Solution: Create a streamlined backend with two different user profiles: “contributor” and “editor”. Each new piece of content will go through the creation -> editing -> publishing process. No more word docs and email!

Goal: Increase sales from a french-speaking market.
Solution: Update the current site to be fully bilingual. A language switcher will be displayed in the header and footer. All content types and product categories will be easily translated in the back-end.

Notice that I have not included any industry jargon, and the proposed solutions are clear as day.

One last word on solutions: packages!

The examples and solutions above are stripped down for the purpose of illustration. In reality, projects are more complex, and it is always a good idea to offer two or three “packages” for your client to choose from. It gives you the possibility of increasing your sales, but more importantly, it shows your client you have given their project a great deal of thought. You do not just do “good enough” work, you exceed their expectations.

I generally offer three options:

  1. Option one: Provides the strict minimum to fix the pain points and reach desired goals.
  2. Option two: For a slightly higher price, this option will deliver a more elegant solution or a slightly different approach with more value for my client. Simple example: Rather than having all messages from a contact form sent to a general office email, a conditional form based on specific queries could direct incoming messages to specific departments or staff members. More often than not, option two is a winner. The added features tend to provide a great ROI, and they can usually be implemented without derailing budgets or timelines.
  3. Option Three: This is where you can get really creative and surprise your client by offering solutions to problems they may not have even realized they had. People get very excited about the higher-end package. They may decide that it is worth stretching their budget and timeline to get the added value now, or set it as a phase-2 project to revisit at a later date. Either way, they have seen what’s possible and if you do a good job on the first phase, you can nearly bank on repeat business.

V. Next Steps (Now what?)

This section is all about rules and getting the show on the road.


I keep it very short and explain that the project starts when I receive a deposit via one of several payment options.

Time Limit

I also state that the proposal is valid for 2 weeks. If I get a call to move forward on a project which I scoped out three months prior, it might no longer be possible for me to make room for that client. Being explicit about the time limit saves me from any awkward discussions regarding necessary adjustments to the proposal. It encourages clients to pull the trigger and allows me to manage my schedule with peace of mind.


I have price ranges and rough timelines attached to each package, so my client knows exactly what’s what. My pricing methodology is the subject of another post, but in a nutshell:

I break down the content of each package into broadish categories and itemize those. I am a big fan of price ranges, so each item gets listed as between $x and $y, where $x is what we’re aiming for, and $y is the do-not-exceed top number. For example:

Package A
Item 1…………………$x — $y
Item 2…………………$x — $y
Item 3…………………$x — $y
Item 4…………………$x — $y
Total…………………$x — $y

I do not bill hourly, and hours do not figure in my line items.

Payment Schedule

This varies by project and scope, but for the most part, I break down my payments into 50% — 30% — 20%, where 50% is the deposit, 30% is at an agreed-upon milestone/deliverable, and 20% is due to go live.

If the project budget is over 10,000k I may break it down into 4 payments differently, but I keep the ratios balanced in my favor: the further into the project we get, the less risk I face should the project get canceled for reasons out of my control. By the time a client has invested 80% into a project, they are more likely to see it through.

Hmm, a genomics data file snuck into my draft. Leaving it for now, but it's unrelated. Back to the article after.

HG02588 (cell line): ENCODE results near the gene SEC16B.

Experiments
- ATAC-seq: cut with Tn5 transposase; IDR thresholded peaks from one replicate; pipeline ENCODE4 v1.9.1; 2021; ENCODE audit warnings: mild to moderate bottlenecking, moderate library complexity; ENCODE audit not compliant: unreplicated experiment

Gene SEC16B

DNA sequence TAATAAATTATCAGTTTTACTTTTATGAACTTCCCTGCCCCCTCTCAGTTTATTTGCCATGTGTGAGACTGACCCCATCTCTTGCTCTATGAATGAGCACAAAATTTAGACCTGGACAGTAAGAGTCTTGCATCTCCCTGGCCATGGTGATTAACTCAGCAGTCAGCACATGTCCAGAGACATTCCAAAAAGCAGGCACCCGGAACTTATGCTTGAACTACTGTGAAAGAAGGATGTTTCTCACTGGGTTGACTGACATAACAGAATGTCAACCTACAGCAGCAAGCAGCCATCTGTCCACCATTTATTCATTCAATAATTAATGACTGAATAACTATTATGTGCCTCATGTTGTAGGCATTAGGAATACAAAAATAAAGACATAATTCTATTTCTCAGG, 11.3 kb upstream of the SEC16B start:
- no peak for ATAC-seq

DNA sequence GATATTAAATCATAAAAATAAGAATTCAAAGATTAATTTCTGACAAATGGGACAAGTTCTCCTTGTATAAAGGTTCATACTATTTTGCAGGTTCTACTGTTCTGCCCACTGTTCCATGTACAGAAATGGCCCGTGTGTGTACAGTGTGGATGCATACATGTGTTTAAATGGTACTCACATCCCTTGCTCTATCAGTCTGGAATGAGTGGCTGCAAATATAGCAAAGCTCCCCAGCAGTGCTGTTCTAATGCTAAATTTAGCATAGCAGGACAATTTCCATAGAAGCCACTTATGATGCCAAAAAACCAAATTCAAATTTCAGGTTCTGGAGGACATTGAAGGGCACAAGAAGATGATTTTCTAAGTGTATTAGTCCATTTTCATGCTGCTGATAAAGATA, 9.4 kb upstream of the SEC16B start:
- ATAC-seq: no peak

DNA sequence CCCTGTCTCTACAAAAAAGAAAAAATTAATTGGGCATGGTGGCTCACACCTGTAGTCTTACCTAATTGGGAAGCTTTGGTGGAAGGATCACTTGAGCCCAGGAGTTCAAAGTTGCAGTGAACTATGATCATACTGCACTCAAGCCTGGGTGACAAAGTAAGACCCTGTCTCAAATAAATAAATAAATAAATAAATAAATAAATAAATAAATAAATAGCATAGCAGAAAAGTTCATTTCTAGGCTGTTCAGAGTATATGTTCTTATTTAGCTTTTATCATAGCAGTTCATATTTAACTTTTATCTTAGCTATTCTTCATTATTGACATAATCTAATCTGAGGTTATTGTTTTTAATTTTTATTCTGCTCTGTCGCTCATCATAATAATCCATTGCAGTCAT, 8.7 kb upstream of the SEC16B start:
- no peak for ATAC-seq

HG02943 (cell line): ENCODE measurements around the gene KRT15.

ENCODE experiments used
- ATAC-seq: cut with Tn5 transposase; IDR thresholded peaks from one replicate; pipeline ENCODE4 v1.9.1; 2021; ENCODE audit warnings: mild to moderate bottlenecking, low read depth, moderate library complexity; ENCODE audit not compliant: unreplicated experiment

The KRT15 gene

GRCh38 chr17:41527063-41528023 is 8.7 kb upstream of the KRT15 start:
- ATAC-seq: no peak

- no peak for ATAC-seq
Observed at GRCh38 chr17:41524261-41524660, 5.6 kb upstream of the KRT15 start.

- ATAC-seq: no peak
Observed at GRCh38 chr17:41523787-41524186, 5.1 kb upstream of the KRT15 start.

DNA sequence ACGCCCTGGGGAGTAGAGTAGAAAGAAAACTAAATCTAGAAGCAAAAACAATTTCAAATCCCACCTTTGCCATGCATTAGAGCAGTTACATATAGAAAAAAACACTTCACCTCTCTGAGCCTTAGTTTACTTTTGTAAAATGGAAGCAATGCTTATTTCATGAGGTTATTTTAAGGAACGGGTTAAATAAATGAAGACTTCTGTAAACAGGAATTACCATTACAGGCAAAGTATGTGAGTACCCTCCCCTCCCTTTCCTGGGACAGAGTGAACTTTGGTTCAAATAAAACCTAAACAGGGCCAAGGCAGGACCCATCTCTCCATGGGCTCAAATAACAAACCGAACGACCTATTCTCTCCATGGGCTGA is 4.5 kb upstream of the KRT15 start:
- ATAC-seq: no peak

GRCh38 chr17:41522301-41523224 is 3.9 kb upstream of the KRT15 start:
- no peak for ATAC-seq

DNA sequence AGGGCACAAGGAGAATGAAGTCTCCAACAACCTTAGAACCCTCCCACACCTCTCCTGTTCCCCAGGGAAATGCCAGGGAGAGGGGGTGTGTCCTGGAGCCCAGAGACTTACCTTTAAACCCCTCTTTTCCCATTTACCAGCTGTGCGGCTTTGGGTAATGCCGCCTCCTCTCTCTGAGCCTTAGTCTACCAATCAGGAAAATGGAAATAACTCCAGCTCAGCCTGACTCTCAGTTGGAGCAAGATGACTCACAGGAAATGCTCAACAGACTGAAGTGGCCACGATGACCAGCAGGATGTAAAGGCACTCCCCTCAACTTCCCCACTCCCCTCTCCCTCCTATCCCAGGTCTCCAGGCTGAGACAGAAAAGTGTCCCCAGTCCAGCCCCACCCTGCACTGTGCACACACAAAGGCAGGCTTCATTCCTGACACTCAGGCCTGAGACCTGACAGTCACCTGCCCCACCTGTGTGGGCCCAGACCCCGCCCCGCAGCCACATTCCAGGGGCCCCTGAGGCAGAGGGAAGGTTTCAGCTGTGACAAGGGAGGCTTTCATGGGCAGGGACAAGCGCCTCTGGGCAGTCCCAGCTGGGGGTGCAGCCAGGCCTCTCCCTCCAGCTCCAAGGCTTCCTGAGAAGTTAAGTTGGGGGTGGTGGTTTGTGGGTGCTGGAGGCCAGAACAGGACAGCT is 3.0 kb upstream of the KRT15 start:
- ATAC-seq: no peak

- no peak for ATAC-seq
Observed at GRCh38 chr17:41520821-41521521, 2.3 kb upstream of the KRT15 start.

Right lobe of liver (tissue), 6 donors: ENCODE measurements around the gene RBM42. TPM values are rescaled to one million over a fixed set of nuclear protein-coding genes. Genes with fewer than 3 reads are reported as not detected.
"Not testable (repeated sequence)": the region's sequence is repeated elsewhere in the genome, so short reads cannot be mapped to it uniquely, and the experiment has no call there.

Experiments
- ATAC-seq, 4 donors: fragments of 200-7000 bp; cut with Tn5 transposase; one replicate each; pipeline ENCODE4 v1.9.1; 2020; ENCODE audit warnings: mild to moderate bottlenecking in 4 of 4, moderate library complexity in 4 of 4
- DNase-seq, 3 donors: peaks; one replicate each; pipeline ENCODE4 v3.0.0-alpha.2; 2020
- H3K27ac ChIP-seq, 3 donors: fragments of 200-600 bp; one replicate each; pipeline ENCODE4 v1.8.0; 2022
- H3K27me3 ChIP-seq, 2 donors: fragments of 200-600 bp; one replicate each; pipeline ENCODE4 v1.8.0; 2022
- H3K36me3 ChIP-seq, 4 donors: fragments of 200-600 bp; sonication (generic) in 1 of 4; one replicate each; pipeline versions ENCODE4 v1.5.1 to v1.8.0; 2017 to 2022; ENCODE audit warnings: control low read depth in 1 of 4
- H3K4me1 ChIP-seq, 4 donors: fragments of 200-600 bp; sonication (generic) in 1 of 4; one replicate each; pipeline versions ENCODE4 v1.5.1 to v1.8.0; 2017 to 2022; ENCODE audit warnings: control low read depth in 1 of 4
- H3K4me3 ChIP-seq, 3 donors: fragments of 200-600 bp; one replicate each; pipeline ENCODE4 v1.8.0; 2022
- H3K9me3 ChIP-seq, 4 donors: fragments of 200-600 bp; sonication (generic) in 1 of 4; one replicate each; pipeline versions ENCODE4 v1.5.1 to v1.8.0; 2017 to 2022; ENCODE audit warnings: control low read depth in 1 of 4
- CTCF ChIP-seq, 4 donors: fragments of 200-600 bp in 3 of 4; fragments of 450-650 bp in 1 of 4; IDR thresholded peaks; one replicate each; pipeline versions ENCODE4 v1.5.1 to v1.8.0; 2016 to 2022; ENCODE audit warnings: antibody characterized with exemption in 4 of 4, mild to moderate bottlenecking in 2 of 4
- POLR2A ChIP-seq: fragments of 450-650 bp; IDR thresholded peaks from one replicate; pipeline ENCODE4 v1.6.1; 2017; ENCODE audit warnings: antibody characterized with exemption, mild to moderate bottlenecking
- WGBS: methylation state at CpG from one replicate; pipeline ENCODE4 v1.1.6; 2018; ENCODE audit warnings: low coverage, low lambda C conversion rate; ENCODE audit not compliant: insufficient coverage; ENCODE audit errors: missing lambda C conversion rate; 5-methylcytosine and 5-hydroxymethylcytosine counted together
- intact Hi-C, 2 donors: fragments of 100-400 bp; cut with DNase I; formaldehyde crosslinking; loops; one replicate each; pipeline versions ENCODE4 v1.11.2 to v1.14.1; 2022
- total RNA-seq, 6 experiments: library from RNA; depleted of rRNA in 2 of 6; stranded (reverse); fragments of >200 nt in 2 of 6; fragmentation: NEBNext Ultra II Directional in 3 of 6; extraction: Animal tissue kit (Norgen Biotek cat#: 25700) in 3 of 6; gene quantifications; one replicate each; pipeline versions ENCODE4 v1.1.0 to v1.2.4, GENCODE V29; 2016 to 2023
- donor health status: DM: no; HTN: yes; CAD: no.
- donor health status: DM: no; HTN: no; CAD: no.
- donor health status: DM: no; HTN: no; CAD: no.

The further into the project we get, the less risk I face should the project get canceled. Tweet

Kill Fee

This is inherently tied to the risk mitigation above. If at any point during the project the client needs to pull the plug and “kill” the job, there should be a fee to compensate you for the loss. Some practitioners stipulate that the client will pay for all work up until that moment. Others will also request a percentage of the overall project to make up for the time slot they may not be able to fill on such short notice.

I use the latter approach. This way I am sure to be compensated fairly without needing to hold grudges should things go south, and clients are definitely in the mindset to see the project through when they sign. YMMV based on your client relationship and the scope of the project.


I include a general contract (more on that in a second), but I also make sure to be very explicit about conditions specific to this project. Image licensing, special software, hosting, or design revisions, can vary from project to project. I make sure these non-standard items are bold and clear and I read them over with my client.


I have used my own version of Andrew Clarke’s Contract Killer for years. It is a great document which strikes a perfect balance between legalese and human readable text. The content is solid, with a friendly tone very much in line with my approach. After all, my clients and I are playing on the same team with the shared goal of getting them to succeed. These are just the rules we agree to follow.

Obligatory disclaimer: I’m no lawyer and Canada is not as litigious as other countries such as the US. You need to figure out what will work best for you, but there is no doubt you need something!

A little less writing,
A little more conversation.

By the time we reach the point of writing up our proposal, we have gone through a lot with our clients. Why would we walk out on them at this very crucial stage: closing the deal?!

For many of us who spend so much time in front of our screens, the talking and interaction can feel uncomfortable. It means pushing past insecurity, discussing money, having some difficult chats, and occasionally not having all the answers. It takes energy. Thing is, if you’re a practitioner whose endgame is to run a business for the long haul, it is a critical competence you should be fine-tuning with the same rigor you apply to your craft. The good news is you already have the blueprint to work through it!

If you’re a practitioner running a business, it is a critical competence you should be fine-tuning. Tweet

On what seems like a daily basis, we get thrown into a state of insecurity and hesitation as new technologies force us to learn, adapt, and change our workflows. It’s par for the course. Yet every day we push aside the self-deprecating, imposter-syndrome soliloquy in our head. We roll up our sleeves and we read the docs. Why not apply that same “get ‘er done” approach to the client-facing side of your business?

Any solopreneur will tell you that we simply cannot avoid managing projects and clients. But, the more we put ourselves out there and truly get to know the people who are calling on our expertise, the easier and more fun the process becomes!

Questions or comments? Tweet at me!